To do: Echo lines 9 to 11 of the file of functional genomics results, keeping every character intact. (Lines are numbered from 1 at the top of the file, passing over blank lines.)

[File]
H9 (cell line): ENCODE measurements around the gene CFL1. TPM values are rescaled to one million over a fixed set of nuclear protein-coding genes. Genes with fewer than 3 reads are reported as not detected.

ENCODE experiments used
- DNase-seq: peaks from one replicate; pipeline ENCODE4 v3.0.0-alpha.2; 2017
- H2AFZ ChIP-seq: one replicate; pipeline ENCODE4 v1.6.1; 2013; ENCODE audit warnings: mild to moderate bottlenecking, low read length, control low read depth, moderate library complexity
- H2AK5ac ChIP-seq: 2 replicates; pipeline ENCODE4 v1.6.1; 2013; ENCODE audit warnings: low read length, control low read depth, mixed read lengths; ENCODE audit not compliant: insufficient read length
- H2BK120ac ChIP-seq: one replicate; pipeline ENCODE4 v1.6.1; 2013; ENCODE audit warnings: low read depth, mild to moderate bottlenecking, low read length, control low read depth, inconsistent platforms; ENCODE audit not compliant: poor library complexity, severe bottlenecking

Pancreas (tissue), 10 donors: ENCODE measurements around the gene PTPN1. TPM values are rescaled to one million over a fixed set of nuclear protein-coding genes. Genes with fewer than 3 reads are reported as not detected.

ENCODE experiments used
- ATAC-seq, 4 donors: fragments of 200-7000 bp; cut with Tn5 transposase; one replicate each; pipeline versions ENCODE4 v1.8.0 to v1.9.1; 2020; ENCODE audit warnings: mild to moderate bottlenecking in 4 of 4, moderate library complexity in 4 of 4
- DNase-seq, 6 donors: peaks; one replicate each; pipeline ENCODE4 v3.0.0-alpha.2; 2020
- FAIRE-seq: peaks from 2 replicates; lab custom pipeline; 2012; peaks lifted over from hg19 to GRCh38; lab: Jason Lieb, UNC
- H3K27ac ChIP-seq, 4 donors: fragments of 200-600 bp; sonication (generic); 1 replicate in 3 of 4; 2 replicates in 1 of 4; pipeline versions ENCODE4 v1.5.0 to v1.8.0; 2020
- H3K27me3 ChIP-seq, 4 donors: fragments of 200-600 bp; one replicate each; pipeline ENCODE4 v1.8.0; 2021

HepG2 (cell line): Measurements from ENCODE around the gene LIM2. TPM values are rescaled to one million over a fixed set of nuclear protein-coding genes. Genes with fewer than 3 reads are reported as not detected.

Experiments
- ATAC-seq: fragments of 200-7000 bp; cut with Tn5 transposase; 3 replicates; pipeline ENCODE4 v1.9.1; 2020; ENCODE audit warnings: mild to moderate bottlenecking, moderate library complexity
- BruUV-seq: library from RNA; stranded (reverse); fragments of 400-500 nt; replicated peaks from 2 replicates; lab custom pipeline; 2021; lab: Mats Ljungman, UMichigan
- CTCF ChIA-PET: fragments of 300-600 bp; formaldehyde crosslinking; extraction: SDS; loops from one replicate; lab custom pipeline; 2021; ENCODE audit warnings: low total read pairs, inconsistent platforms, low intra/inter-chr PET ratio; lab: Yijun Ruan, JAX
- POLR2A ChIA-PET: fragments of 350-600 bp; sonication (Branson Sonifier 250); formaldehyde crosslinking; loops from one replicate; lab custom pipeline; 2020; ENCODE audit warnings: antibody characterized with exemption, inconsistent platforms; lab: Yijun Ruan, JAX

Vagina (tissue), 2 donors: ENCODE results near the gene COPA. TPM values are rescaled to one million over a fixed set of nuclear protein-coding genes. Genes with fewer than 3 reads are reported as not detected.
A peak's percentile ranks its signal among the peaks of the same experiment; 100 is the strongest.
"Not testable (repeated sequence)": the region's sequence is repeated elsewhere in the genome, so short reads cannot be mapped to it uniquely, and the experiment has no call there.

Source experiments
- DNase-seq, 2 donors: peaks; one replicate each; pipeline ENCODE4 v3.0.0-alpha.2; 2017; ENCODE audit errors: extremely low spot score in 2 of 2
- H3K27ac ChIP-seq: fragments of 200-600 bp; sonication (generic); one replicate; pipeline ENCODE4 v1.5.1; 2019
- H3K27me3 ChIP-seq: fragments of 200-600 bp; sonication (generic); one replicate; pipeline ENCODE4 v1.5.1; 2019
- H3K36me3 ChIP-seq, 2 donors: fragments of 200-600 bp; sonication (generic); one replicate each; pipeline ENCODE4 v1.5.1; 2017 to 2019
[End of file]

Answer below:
- ATAC-seq, 4 donors: fragments of 200-7000 bp; cut with Tn5 transposase; one replicate each; pipeline versions ENCODE4 v1.8.0 to v1.9.1; 2020; ENCODE audit warnings: mild to moderate bottlenecking in 4 of 4, moderate library complexity in 4 of 4
- DNase-seq, 6 donors: peaks; one replicate each; pipeline ENCODE4 v3.0.0-alpha.2; 2020
- FAIRE-seq: peaks from 2 replicates; lab custom pipeline; 2012; peaks lifted over from hg19 to GRCh38; lab: Jason Lieb, UNC